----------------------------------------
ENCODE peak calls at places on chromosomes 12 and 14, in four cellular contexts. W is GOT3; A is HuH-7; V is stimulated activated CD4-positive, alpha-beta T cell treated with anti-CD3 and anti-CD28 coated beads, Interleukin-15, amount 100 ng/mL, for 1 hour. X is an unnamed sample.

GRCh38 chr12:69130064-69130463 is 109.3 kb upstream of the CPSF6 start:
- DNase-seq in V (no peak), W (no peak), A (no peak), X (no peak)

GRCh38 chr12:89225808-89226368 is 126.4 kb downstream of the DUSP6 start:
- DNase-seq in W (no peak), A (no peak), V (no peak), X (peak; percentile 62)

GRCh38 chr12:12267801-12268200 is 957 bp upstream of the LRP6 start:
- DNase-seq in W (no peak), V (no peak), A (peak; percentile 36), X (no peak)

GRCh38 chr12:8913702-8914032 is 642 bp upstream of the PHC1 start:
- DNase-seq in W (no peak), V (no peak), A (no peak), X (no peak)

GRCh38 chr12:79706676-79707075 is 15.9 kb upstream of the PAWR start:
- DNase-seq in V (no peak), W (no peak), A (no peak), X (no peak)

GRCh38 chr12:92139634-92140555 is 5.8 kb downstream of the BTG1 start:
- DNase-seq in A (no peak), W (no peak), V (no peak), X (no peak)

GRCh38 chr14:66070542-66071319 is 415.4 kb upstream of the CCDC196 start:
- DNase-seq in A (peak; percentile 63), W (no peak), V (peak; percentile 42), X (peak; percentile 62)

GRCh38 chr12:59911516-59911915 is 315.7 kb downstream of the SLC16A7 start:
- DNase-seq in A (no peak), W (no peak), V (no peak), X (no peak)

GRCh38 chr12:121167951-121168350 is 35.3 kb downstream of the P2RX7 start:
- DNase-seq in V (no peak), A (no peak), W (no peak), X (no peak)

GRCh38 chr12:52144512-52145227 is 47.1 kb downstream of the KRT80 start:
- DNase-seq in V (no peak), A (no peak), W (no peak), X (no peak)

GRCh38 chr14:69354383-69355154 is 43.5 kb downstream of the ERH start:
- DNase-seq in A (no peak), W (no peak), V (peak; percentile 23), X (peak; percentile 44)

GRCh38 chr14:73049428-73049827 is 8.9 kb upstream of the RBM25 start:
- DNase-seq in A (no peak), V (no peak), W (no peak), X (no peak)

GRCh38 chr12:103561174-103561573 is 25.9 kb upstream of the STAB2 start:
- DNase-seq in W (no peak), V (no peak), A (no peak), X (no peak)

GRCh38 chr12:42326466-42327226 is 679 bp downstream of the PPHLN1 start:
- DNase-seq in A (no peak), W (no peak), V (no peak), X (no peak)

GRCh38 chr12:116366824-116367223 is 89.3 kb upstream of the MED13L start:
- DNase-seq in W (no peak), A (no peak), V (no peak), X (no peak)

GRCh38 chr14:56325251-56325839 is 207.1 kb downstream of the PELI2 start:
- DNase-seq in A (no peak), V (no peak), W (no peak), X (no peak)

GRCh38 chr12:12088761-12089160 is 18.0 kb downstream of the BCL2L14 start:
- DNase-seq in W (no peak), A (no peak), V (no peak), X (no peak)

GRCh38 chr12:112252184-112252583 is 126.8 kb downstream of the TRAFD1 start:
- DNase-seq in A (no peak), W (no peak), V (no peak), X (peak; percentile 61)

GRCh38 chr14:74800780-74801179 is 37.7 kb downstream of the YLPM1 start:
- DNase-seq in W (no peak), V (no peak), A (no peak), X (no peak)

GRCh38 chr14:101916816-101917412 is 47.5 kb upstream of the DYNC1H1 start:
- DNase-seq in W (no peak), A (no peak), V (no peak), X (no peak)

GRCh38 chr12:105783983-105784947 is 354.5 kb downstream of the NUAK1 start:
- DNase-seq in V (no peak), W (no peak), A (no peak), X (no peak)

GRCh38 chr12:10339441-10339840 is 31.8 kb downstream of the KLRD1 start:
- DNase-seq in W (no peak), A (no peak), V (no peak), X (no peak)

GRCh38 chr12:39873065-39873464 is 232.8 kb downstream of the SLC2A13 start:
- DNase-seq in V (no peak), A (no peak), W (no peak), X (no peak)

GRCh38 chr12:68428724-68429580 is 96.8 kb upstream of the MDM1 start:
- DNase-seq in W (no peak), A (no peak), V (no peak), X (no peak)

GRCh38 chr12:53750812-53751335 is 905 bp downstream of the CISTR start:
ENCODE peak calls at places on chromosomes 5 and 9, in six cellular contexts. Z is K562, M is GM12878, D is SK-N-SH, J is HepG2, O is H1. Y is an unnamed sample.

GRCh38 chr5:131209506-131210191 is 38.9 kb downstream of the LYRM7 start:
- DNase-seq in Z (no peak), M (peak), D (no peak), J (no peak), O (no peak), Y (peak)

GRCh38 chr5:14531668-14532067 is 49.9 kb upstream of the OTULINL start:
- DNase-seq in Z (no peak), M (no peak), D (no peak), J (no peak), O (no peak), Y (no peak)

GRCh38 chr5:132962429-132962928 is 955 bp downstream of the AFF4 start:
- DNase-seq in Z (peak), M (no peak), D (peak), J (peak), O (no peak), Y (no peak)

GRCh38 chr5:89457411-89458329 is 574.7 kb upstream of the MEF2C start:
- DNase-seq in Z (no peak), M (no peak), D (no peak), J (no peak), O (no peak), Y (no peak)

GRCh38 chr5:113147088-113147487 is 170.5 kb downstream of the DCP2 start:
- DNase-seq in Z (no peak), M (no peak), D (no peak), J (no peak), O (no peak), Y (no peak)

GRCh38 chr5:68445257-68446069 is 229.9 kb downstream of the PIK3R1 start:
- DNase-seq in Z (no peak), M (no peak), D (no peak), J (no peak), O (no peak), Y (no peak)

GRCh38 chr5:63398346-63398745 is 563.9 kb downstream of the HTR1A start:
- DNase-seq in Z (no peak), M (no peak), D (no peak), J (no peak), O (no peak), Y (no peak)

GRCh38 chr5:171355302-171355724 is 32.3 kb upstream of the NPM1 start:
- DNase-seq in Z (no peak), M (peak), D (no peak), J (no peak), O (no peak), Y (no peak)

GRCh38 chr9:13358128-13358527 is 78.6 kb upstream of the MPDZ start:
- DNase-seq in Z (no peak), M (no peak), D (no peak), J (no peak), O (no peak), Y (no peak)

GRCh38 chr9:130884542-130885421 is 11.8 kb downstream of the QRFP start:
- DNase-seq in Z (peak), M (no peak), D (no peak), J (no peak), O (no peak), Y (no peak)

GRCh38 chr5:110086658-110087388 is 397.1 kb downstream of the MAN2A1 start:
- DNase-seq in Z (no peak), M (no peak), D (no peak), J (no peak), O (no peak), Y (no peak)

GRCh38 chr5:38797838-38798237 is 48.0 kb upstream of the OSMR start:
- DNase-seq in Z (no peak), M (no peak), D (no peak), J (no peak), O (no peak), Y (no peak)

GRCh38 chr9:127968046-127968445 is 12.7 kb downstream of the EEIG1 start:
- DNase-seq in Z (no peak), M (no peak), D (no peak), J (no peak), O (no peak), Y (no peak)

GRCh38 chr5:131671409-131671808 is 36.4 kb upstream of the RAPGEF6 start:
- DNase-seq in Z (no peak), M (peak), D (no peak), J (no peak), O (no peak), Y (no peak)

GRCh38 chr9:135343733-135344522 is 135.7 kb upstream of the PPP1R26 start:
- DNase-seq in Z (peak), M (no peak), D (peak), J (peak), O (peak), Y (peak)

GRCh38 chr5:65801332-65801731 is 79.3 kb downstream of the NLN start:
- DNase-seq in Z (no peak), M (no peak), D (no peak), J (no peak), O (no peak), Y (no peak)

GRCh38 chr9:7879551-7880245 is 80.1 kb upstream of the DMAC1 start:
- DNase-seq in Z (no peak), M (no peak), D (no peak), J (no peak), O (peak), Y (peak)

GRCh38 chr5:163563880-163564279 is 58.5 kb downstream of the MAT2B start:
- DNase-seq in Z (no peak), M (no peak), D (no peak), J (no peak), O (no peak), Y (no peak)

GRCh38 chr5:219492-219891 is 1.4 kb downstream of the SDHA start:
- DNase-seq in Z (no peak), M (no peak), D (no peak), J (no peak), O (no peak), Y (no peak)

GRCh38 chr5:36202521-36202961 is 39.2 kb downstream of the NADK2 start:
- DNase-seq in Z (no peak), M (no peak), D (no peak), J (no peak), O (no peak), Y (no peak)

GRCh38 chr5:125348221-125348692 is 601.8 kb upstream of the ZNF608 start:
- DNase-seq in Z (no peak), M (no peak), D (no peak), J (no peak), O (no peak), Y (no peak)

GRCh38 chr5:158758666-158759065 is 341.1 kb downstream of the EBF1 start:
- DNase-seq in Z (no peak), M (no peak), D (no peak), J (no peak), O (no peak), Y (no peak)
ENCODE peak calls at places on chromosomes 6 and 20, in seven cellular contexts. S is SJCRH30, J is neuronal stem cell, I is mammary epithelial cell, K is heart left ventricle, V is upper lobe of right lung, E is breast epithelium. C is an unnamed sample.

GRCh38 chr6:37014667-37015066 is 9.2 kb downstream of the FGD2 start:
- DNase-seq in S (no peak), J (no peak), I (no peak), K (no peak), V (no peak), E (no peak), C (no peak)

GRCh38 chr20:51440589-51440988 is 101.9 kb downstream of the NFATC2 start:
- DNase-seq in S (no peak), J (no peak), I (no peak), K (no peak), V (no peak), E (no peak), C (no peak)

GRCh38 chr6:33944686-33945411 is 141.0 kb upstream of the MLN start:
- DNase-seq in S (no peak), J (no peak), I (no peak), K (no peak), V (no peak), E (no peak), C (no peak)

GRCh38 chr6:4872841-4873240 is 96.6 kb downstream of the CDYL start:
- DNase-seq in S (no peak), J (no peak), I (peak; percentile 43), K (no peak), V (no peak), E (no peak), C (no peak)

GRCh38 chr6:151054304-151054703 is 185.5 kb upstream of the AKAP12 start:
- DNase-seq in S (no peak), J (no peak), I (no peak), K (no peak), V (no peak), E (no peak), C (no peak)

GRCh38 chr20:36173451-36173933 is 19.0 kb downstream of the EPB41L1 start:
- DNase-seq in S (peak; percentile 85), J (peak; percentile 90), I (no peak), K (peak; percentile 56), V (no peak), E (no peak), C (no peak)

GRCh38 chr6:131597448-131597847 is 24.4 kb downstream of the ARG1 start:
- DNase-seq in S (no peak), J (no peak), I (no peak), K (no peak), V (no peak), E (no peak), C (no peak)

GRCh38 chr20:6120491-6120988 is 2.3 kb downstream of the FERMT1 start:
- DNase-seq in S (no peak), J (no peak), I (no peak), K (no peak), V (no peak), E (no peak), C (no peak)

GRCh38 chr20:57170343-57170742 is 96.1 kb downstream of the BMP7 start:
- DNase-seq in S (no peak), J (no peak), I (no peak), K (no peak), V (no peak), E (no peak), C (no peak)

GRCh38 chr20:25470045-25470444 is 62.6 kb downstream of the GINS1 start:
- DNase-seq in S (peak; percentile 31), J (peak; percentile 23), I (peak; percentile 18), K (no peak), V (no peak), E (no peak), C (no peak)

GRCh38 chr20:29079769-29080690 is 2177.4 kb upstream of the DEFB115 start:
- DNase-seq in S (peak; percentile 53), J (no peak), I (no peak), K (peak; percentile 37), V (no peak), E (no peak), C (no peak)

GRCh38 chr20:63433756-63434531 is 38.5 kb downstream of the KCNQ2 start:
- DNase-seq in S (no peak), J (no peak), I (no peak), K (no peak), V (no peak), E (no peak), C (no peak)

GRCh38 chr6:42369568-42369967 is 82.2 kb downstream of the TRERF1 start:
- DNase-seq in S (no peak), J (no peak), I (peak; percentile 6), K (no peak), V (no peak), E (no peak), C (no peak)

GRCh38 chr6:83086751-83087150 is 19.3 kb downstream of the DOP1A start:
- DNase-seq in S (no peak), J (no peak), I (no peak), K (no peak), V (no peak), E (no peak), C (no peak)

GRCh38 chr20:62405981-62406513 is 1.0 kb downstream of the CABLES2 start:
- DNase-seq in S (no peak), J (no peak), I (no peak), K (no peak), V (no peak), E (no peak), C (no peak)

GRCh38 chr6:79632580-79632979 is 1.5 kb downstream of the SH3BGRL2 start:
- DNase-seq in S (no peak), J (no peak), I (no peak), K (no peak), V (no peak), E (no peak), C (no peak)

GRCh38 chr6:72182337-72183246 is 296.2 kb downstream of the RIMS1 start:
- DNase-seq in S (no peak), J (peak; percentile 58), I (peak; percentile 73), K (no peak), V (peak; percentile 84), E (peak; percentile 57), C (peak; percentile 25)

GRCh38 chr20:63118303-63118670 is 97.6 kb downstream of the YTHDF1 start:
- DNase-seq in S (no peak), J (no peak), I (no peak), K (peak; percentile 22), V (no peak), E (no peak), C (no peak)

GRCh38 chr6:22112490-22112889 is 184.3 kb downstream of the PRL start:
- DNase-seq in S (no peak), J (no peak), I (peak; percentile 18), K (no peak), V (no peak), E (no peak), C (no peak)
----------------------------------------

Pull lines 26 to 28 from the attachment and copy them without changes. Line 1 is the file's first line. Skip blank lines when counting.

GRCh38 chr12:103561174-103561573 is 25.9 kb upstream of the STAB2 start:
- DNase-seq in W (no peak), V (no peak), A (no peak), X (no peak)

GRCh38 chr12:42326466-42327226 is 679 bp downstream of the PPHLN1 start: